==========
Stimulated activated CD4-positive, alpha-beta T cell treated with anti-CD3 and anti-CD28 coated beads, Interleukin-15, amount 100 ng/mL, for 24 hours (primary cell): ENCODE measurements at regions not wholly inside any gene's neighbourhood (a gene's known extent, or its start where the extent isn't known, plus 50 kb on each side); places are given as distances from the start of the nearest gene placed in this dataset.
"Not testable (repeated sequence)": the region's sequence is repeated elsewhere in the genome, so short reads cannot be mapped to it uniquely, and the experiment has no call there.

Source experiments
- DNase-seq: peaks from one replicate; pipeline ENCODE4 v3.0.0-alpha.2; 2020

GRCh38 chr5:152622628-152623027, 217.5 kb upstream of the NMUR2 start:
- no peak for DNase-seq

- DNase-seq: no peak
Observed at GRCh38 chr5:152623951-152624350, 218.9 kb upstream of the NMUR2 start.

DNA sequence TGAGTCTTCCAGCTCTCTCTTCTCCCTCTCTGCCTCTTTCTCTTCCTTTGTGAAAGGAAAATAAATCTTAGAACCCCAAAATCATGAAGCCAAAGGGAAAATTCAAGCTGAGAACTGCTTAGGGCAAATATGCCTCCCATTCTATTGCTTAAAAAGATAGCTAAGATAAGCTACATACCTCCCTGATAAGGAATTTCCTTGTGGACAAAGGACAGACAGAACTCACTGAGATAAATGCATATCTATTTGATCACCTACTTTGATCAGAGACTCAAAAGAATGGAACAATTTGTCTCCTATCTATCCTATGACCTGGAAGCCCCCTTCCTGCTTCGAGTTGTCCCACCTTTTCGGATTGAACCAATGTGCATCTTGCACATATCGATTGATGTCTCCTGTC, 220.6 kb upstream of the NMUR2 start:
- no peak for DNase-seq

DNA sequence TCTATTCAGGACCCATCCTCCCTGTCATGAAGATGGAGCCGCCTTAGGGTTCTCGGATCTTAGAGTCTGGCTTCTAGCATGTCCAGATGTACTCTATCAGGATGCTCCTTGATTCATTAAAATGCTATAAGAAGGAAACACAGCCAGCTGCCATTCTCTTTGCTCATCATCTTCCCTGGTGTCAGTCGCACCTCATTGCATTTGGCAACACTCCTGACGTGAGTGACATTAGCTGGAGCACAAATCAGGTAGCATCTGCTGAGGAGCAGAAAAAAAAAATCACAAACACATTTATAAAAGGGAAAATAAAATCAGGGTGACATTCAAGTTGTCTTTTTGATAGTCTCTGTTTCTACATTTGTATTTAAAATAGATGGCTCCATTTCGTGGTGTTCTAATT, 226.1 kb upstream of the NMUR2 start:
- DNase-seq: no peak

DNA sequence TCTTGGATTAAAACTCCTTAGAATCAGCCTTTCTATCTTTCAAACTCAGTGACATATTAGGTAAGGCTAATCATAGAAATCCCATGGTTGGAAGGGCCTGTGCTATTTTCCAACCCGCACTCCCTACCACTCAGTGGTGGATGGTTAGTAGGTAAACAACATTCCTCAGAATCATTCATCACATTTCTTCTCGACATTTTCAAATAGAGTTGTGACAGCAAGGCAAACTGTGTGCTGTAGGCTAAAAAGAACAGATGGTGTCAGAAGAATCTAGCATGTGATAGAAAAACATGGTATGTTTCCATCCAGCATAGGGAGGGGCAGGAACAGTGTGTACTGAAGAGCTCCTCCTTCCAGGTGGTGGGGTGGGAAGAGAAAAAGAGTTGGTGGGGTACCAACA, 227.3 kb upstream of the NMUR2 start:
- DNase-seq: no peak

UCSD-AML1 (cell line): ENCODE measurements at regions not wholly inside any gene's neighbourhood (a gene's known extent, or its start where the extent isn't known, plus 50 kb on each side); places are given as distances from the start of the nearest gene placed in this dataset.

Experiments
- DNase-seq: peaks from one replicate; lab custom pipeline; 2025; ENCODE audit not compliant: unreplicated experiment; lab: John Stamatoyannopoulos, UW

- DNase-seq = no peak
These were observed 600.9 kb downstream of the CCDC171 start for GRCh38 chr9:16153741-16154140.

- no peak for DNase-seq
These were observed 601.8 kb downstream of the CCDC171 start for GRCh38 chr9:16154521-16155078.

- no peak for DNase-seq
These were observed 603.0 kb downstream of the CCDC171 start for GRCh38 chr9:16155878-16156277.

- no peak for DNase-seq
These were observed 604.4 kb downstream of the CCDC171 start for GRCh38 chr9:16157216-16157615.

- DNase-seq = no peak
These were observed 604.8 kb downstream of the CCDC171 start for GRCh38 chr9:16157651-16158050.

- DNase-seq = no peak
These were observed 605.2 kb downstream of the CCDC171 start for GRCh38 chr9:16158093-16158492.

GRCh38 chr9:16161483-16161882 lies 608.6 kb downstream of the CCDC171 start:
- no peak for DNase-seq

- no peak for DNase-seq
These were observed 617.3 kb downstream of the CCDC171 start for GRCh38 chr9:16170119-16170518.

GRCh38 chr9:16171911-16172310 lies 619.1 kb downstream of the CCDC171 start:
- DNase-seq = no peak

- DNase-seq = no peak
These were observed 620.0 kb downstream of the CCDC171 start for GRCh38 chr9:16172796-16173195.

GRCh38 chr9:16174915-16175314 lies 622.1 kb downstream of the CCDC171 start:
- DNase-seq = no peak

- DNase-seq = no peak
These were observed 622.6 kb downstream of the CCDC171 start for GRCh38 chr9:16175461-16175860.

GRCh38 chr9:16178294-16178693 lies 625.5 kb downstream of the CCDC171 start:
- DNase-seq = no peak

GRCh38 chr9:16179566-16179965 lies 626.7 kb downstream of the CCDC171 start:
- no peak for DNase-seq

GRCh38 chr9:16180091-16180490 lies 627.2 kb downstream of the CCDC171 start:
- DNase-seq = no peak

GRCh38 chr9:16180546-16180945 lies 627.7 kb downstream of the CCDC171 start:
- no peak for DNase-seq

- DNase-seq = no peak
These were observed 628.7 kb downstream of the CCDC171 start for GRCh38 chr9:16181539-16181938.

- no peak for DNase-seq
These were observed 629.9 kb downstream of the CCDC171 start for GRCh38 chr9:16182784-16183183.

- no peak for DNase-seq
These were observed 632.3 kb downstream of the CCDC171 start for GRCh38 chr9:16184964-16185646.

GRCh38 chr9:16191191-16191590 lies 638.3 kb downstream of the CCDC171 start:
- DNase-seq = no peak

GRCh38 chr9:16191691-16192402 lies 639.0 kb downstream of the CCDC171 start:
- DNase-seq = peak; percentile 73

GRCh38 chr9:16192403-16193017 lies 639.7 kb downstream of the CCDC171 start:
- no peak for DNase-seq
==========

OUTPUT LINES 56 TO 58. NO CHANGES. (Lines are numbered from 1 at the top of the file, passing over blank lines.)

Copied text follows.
GRCh38 chr9:16191191-16191590 lies 638.3 kb downstream of the CCDC171 start:
- DNase-seq = no peak

GRCh38 chr9:16191691-16192402 lies 639.0 kb downstream of the CCDC171 start: